Entries in Artillery Test (2)


No Signs of North Korean Retaliation After South Korean Live-Fire Drills

Photo Courtesy - Kim Jae-Hwan/AFP/Getty Images(SEOUL, South Korea) -- South Korea's military conducted hour-long live-fire artillery drills from Yeonpyong Island near the west sea Monday amid threats from North Korea that it will retaliate on a massive scale.  The island was shelled by North Korea last month, resulting in the deaths of two civilians and two marines.

South Korea sent navy warships with missile capabilities and fighter jets to roam the area in case North Korea attacks again.  So far, there have been no immediate signs of any North Korean retaliation.

At the center of the dispute is the maritime border.  South Korea recognizes a northern boundary drawn after the Korean War in 1953.  North Korea began to insist in 1999 that the border should be further south.  There are five small islands within that area where thousands of South Koreans reside, protected by the military forces.

South Korea's navy has been conducting drills every month for the past 37 years, according to a high-level official from the Ministry of Defense.  Seoul insists these drills are not designed to intimidate the North and stressed that the live-fire is aimed towards the southeast, away from North Korean territory.

Monday's drills were observed by representatives of the United Nations Military Armistice Commission and the U.S. military forces.

Residents on Yeonpyong Island have often been victims of small-scale skirmishes that have occurred in the past, and they have been ordered, along with officials and journalists, to stay inside underground bunkers.  The South Korean military has distributed gas masks and food to last for at least two days.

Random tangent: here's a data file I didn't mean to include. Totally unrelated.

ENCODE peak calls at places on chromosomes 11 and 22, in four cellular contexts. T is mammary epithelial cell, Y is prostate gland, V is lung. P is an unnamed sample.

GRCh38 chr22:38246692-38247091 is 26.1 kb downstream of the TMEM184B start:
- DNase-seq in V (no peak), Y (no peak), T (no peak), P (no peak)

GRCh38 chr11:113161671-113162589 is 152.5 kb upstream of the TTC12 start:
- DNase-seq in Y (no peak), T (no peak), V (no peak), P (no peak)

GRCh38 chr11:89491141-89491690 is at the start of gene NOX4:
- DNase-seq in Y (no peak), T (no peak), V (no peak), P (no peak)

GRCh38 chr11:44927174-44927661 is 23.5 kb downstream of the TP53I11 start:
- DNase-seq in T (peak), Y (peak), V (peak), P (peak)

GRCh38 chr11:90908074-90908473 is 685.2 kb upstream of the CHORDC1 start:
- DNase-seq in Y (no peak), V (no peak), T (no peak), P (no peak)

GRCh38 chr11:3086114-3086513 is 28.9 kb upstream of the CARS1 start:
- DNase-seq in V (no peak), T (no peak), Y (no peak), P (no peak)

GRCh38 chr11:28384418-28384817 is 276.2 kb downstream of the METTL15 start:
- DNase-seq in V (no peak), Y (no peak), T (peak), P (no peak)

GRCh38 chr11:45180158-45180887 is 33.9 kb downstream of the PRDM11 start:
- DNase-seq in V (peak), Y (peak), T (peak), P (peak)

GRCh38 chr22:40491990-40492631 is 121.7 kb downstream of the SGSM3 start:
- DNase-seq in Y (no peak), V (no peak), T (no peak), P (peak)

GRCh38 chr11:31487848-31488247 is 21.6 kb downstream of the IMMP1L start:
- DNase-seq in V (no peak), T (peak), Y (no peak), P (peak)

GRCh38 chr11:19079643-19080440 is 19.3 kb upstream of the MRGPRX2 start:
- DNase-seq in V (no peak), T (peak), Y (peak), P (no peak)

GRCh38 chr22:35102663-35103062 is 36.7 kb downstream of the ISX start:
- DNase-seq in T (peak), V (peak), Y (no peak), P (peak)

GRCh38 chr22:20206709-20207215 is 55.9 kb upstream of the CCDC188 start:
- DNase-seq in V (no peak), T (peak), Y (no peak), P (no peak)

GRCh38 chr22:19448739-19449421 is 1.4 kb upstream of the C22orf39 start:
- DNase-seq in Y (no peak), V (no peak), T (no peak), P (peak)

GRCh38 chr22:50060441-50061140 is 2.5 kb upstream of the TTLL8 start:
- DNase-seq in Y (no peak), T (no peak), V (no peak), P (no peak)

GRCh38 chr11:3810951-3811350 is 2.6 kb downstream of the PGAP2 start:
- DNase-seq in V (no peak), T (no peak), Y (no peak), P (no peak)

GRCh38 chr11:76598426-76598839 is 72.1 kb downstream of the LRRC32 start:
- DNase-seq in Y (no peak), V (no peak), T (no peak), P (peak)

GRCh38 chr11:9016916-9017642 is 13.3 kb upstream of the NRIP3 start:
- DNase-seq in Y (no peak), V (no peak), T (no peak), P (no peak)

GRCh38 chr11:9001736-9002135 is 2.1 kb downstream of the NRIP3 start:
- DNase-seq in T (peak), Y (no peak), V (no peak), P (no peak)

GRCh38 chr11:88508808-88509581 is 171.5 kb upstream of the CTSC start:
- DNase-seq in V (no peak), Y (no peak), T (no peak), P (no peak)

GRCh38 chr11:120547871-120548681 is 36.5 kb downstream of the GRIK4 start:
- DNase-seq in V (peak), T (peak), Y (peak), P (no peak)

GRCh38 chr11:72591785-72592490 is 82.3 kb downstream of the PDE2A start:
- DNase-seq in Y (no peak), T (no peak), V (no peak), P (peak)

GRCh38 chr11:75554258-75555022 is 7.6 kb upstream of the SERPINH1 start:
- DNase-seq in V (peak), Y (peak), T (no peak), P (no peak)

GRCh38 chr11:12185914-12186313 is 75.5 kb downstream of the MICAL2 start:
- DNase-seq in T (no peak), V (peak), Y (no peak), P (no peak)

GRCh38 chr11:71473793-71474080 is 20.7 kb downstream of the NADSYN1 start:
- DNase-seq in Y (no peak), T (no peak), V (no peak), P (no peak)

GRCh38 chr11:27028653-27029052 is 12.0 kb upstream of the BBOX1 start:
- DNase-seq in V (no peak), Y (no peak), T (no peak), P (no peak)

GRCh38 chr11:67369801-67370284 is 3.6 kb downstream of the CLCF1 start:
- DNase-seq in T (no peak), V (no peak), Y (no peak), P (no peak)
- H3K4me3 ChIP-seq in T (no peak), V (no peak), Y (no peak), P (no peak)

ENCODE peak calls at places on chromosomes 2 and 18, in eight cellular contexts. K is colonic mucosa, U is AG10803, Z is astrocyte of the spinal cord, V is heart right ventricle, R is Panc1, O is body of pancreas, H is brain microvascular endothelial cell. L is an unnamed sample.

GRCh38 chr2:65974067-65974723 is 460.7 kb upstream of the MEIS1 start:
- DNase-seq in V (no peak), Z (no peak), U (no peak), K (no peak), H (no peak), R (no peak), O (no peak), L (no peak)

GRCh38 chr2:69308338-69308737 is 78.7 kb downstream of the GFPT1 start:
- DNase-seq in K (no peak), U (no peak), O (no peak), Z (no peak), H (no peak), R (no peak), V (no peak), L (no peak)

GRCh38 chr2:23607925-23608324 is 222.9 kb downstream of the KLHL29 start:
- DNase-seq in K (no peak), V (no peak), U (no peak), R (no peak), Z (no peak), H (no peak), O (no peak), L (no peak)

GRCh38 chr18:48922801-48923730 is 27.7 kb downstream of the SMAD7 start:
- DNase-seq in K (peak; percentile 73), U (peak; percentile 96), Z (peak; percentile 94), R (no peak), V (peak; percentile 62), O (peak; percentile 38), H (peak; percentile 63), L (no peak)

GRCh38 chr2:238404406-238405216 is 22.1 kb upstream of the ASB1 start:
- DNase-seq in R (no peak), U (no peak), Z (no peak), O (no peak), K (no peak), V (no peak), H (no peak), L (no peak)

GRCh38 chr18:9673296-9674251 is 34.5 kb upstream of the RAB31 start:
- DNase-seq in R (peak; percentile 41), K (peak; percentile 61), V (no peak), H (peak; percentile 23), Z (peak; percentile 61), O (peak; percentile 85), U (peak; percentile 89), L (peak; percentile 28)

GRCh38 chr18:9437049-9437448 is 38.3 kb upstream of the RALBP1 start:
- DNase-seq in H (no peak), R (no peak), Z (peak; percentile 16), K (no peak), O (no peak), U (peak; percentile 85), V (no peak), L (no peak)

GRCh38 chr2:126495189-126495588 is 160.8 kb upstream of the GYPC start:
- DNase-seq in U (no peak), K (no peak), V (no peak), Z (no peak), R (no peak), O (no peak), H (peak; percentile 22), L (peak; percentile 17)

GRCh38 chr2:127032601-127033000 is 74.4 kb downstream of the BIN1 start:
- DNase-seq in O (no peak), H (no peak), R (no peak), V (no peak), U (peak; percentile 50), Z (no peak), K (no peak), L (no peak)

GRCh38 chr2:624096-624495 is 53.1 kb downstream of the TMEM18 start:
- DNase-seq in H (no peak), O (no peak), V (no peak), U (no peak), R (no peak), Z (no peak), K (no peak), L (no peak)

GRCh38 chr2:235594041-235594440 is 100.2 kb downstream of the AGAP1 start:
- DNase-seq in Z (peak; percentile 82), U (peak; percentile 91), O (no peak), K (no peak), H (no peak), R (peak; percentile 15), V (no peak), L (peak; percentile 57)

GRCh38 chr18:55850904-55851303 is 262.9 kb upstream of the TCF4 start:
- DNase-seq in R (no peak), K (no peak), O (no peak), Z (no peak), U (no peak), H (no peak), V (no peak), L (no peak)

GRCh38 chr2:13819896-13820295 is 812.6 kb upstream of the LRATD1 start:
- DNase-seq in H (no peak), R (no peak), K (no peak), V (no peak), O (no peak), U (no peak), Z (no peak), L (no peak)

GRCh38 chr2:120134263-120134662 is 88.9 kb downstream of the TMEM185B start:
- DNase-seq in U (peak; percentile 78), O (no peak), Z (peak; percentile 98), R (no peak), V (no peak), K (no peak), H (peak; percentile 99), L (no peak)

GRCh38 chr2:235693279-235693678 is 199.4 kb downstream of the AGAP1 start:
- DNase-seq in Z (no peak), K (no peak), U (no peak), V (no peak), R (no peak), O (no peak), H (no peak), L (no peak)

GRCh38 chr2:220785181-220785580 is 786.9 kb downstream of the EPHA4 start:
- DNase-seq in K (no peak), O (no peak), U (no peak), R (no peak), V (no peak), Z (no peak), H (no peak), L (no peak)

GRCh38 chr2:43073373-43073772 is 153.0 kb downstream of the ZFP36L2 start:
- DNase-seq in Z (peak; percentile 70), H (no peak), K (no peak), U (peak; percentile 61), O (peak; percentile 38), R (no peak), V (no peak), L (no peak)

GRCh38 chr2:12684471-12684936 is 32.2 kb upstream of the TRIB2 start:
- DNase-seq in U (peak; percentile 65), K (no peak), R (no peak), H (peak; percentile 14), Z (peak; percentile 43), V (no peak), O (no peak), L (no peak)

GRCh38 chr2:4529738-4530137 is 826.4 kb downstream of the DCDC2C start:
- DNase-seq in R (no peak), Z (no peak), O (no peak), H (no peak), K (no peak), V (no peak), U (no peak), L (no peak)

Copyright 2010 ABC News Radio


US to Keep Close Tab on South Korean Artillery Test

Photo Courtesy - Getty Images(YEONPYEONG, South Korea) -- America is closely monitoring an upcoming South Korean military exercise on two disputed islands which could potentially provoke North Korea, a senior Pentagon official said Thursday.

One of the islands on which the live-fire exercise will take place is Yeonpyeong, the same Yellow Sea island that North Korea attacked last month.

Gen. James Cartwright said the exercise is routine and the South Koreans have done everything to ensure North Korea would not perceive the test as a provocation, but warned there was a possibility of a “chain reaction.”

“So what we're watching, one, is to make sure that all of the artillery, the shore batteries, et cetera, are in fact set up so we have trainers and monitors that are with the South Koreans to make sure everything from a standpoint of training goes right. The impact area is out in the water.  Not pointed towards the land. All of that is understood,” he said.

However, Cartwright acknowledged that the North Koreans could potentially use the exercise as a pretext to begin firing.

“What we worry about obviously is that if that is misunderstood or if it is taken advantage of as an opportunity, if North Korea were to react to that in a negative way and fire back at those firing positions on the islands, that would start  potentially a chain reaction of firing and counter-firing.  What you don't want to have happen now to that is for the escalation for us to lose control of the escalation. That's the concern,” he said.

“The area that they're going to conduct these live fire drills is an established and well-used range. So it is not a new activity and it is not one that the North Koreans haven't seen on a routine basis,” Cartwright said.

Cartwright said there would be 15 U.S. troops observing from one island and another six on the other. He also said the international media and the U.N. would observe the exercise.

Copyright 2010 ABC News Radio 

ABC News Radio